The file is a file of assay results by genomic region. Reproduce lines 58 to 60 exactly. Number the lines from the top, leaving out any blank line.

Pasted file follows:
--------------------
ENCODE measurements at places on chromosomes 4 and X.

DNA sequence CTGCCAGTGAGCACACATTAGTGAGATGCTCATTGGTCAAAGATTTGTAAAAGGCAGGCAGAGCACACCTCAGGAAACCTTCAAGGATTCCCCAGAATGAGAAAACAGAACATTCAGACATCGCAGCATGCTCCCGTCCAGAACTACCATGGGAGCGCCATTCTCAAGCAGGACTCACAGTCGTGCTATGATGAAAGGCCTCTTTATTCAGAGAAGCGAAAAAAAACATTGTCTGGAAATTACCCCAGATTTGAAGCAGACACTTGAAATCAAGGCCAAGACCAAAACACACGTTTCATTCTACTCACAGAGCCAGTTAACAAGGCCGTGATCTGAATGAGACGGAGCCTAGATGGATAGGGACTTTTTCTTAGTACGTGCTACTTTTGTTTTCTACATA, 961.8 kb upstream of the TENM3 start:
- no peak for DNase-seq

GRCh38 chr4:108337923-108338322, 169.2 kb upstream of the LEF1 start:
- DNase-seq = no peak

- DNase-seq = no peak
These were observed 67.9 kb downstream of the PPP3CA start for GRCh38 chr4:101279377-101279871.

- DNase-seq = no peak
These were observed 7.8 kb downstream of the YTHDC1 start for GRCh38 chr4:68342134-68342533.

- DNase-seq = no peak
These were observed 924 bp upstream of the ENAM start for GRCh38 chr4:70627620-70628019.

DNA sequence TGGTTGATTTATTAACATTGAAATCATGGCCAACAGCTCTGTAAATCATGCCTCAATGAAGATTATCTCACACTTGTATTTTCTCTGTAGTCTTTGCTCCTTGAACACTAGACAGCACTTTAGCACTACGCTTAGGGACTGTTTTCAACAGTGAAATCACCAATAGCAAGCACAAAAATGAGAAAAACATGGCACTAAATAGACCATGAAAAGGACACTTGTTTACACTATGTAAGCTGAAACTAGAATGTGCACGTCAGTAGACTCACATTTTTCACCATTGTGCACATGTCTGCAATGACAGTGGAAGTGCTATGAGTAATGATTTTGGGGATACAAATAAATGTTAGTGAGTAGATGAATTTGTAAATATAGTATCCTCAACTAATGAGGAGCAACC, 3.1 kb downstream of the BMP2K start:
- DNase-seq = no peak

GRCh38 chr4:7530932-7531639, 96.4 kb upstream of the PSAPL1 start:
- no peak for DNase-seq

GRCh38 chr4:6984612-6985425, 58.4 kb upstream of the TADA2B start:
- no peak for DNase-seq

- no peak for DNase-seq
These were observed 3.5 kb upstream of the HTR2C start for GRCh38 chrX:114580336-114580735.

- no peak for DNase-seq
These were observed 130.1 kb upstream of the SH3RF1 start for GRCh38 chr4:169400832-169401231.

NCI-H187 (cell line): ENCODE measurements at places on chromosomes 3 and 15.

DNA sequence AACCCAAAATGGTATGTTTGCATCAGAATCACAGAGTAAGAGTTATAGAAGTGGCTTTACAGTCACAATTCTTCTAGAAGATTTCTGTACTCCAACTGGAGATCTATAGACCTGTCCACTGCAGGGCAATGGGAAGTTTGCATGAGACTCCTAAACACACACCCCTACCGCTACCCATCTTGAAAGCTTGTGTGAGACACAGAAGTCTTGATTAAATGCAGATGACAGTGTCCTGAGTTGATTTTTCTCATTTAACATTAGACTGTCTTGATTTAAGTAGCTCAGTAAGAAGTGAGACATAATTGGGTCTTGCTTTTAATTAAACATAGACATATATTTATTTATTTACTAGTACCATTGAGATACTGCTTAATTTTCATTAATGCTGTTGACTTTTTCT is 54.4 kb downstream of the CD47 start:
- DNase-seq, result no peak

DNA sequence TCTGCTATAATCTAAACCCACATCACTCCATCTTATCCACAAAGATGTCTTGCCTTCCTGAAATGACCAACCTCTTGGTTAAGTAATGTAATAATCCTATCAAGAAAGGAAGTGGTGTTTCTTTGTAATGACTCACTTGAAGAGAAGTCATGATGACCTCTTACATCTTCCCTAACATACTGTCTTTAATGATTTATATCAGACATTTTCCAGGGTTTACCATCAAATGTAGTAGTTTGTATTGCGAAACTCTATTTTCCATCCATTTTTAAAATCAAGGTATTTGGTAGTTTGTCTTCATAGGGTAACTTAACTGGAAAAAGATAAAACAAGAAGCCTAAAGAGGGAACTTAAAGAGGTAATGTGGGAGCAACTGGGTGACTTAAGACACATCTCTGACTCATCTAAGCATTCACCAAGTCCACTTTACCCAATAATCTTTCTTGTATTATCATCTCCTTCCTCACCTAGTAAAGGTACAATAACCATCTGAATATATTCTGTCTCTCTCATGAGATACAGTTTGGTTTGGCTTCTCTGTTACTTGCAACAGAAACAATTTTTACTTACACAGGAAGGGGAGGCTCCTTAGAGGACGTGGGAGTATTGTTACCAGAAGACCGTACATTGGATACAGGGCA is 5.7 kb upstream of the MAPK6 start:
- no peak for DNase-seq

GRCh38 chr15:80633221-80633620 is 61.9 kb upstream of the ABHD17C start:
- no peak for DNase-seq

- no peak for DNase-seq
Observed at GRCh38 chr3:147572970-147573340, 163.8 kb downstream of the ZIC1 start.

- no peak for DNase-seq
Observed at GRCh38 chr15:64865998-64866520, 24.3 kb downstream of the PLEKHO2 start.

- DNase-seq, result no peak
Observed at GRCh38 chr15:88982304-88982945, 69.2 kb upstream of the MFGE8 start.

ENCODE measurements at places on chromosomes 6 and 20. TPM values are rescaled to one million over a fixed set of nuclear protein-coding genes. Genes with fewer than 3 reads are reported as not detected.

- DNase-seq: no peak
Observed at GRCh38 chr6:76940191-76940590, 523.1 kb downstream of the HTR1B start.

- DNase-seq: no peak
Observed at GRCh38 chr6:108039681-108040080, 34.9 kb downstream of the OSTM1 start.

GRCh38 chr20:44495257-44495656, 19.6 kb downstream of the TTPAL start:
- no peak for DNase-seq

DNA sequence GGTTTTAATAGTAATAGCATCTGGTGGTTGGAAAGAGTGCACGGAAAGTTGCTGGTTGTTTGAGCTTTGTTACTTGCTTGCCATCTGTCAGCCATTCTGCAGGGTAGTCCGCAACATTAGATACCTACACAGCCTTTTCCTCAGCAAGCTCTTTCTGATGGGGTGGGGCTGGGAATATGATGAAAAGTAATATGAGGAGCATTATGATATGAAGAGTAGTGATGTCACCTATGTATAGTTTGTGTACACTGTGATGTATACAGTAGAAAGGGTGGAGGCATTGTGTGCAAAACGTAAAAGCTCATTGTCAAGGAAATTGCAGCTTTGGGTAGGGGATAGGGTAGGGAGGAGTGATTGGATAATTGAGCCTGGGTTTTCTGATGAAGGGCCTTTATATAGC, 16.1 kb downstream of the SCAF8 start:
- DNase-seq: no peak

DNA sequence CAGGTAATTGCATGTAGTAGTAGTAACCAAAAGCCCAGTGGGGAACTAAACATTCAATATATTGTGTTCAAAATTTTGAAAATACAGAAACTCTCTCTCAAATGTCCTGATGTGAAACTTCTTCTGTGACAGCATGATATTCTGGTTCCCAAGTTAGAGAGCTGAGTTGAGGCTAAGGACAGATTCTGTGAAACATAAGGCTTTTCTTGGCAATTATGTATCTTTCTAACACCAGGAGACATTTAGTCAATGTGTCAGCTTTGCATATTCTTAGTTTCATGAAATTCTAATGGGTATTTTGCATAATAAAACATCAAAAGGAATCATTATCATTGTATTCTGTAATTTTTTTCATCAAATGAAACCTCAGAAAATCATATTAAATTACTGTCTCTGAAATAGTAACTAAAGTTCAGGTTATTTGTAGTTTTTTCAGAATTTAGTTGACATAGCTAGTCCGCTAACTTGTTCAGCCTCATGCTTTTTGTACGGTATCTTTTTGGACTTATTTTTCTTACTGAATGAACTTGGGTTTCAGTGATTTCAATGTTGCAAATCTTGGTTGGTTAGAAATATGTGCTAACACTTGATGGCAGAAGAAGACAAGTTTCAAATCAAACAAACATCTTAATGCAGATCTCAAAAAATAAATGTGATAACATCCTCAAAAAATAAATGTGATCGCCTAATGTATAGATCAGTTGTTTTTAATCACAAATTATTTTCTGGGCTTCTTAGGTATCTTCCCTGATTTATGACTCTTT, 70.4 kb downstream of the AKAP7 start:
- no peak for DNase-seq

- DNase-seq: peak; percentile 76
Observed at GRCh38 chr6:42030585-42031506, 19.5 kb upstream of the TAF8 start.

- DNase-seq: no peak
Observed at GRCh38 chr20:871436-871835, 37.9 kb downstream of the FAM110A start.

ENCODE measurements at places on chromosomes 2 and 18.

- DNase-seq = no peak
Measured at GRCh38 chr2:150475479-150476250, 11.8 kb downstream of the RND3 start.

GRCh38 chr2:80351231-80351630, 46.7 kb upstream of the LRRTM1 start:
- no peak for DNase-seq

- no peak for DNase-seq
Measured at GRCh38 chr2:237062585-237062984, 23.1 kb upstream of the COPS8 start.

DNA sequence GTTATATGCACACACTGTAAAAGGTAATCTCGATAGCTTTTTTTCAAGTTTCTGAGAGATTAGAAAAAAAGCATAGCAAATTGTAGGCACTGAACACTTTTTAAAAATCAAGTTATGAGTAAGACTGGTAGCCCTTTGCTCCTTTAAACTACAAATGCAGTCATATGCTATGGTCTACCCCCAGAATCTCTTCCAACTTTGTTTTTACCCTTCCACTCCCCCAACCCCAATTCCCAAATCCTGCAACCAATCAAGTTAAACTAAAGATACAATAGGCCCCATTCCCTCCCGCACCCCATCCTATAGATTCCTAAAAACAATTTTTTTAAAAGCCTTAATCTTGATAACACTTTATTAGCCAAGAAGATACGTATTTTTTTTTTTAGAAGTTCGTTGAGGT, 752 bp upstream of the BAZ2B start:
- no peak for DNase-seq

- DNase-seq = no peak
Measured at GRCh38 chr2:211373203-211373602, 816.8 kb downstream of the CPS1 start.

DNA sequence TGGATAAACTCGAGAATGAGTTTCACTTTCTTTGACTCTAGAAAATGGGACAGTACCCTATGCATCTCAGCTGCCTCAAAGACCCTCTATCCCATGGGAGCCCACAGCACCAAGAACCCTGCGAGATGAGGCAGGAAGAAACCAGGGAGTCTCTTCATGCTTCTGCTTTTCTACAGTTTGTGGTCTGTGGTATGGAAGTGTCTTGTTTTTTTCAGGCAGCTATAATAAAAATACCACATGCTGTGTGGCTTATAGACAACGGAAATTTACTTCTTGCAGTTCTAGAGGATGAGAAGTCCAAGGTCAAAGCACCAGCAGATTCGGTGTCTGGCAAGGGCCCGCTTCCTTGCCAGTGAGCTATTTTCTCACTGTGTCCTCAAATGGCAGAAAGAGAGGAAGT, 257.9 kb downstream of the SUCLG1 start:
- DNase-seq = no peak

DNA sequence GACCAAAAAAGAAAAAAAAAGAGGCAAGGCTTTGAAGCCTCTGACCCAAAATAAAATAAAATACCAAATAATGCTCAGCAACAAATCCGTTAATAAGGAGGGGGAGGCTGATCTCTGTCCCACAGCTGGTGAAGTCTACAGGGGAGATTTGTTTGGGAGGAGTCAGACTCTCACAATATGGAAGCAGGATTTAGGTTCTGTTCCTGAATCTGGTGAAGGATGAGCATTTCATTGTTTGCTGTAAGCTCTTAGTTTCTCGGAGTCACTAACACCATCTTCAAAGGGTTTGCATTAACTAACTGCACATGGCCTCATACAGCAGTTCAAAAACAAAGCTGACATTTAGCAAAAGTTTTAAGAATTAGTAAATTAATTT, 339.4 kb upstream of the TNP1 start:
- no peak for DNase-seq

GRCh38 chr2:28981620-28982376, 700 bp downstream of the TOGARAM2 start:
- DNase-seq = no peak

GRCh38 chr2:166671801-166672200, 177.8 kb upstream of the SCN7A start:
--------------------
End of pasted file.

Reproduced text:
- no peak for DNase-seq

- DNase-seq = no peak
Measured at GRCh38 chr2:211373203-211373602, 816.8 kb downstream of the CPS1 start.